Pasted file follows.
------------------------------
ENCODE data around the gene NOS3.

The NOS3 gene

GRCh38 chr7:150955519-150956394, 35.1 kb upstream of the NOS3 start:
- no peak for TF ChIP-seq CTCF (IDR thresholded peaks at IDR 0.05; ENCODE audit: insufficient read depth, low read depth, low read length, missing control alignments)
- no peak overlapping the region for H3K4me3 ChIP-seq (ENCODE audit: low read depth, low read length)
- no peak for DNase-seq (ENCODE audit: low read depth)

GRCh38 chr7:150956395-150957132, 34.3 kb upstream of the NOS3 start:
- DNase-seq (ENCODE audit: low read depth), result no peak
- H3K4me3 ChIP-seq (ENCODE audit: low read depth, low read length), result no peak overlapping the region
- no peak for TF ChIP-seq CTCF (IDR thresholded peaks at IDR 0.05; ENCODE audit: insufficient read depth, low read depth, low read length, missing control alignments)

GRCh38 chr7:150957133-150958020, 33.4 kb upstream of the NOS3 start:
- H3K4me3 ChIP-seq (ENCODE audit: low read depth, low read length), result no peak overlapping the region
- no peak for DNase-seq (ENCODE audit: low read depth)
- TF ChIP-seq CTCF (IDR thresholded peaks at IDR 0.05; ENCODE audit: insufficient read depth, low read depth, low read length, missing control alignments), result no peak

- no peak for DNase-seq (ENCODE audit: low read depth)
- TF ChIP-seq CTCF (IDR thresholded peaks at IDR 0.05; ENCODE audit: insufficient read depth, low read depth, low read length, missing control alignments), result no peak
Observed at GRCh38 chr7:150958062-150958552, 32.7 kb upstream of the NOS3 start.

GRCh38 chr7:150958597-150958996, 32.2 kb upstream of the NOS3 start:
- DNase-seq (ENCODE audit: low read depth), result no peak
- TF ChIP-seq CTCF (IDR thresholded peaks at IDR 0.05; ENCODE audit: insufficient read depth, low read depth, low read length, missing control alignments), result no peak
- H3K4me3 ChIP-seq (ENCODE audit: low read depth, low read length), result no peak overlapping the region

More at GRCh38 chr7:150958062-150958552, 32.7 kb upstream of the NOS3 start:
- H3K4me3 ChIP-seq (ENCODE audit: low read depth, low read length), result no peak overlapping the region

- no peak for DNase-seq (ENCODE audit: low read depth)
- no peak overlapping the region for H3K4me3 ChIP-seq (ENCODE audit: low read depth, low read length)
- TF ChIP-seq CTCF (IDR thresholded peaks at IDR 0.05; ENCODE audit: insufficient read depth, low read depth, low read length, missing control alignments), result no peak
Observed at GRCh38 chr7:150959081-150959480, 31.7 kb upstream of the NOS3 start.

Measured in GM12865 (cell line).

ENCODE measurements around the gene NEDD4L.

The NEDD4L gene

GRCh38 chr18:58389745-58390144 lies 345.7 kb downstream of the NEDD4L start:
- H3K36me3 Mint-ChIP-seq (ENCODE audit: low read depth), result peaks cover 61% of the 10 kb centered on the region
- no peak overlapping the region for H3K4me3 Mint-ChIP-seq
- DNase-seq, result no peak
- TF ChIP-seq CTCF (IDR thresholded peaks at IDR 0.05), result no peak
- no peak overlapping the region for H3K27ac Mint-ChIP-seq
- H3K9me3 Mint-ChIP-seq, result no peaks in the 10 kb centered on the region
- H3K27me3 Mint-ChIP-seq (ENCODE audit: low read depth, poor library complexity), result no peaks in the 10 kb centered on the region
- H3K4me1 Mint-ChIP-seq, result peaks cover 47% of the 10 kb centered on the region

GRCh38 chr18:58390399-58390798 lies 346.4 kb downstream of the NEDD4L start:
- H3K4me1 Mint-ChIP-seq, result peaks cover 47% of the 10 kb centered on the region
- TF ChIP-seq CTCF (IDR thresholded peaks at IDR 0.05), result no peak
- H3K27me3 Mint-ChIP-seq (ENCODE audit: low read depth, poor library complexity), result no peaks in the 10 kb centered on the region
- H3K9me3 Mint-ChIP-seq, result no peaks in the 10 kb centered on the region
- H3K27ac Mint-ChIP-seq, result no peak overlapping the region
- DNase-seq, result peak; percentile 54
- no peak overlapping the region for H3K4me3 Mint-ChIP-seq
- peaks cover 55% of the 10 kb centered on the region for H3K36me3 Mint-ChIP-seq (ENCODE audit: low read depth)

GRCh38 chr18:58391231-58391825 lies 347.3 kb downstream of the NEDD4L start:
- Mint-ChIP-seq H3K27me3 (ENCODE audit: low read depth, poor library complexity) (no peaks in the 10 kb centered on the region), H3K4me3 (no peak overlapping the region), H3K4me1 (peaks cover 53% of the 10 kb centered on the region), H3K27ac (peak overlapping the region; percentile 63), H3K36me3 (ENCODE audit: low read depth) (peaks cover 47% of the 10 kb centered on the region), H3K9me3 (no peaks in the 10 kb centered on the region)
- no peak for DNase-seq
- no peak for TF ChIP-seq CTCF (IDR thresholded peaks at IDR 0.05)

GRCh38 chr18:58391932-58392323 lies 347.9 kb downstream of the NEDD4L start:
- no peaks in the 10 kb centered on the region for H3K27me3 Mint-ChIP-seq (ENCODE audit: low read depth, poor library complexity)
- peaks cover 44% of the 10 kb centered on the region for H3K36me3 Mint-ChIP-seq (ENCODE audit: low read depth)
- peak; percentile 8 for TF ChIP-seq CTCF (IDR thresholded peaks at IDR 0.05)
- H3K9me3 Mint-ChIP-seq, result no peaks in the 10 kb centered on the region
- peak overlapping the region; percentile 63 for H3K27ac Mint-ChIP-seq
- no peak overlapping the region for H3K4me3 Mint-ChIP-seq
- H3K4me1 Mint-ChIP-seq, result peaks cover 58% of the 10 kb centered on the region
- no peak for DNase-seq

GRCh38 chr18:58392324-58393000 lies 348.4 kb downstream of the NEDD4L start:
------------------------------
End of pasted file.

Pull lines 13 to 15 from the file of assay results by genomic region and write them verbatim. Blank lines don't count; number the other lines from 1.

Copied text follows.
- no peak for DNase-seq (ENCODE audit: low read depth)
- TF ChIP-seq CTCF (IDR thresholded peaks at IDR 0.05; ENCODE audit: insufficient read depth, low read depth, low read length, missing control alignments), result no peak

- no peak for DNase-seq (ENCODE audit: low read depth)